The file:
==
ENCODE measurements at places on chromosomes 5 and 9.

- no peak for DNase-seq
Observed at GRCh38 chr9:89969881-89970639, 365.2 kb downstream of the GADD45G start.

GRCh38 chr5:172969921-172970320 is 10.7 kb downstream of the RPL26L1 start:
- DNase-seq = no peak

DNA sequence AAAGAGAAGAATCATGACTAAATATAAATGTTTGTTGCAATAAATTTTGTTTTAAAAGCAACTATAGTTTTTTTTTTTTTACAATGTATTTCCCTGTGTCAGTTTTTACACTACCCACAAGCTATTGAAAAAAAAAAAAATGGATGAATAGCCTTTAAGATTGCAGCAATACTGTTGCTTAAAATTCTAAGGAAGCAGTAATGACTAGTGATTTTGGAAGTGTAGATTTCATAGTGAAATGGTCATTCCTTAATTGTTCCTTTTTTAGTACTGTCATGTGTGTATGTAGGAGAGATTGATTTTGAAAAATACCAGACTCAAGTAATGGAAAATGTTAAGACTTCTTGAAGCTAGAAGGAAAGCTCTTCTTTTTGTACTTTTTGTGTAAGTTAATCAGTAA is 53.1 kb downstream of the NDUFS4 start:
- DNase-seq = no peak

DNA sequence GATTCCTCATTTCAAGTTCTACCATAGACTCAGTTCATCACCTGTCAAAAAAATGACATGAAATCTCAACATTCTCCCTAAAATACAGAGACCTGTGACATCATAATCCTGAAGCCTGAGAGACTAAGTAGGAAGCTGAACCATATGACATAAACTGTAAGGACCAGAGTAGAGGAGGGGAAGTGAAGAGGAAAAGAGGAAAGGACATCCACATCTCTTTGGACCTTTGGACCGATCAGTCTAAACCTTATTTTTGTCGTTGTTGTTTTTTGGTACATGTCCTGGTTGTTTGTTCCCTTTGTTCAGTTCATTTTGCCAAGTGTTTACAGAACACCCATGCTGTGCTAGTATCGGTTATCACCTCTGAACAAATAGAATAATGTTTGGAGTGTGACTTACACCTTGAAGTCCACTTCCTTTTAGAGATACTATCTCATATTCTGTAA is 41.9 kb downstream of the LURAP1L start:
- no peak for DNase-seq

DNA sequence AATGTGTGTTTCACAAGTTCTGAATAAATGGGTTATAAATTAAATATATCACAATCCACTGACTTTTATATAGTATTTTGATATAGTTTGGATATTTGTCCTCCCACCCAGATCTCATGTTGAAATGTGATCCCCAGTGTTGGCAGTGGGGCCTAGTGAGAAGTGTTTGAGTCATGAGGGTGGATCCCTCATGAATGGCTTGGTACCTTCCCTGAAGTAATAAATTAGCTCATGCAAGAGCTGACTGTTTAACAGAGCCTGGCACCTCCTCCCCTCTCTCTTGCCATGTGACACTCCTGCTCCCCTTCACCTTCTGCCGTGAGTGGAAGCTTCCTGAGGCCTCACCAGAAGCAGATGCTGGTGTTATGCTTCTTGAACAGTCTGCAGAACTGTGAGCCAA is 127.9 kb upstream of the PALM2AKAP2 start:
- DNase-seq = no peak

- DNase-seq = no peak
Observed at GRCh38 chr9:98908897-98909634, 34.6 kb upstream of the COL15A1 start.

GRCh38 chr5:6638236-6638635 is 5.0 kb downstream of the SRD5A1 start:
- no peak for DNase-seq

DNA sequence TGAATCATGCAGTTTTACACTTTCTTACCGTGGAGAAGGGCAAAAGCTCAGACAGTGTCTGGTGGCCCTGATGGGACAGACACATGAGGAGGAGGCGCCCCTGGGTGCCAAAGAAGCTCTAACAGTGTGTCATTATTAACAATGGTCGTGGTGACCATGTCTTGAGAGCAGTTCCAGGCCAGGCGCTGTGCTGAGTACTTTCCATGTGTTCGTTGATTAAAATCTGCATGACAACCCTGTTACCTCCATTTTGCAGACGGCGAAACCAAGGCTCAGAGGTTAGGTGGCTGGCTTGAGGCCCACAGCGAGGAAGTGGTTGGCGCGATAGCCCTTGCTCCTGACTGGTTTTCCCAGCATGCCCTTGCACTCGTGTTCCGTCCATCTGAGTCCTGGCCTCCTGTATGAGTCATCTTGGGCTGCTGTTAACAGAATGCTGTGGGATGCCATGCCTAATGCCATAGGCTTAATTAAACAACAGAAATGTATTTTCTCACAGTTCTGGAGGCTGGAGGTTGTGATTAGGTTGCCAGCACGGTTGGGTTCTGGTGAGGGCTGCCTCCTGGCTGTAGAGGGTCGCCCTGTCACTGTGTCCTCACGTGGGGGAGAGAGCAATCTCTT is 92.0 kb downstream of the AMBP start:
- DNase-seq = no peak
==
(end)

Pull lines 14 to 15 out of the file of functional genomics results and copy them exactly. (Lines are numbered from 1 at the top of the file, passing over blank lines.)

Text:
GRCh38 chr5:6638236-6638635 is 5.0 kb downstream of the SRD5A1 start:
- no peak for DNase-seq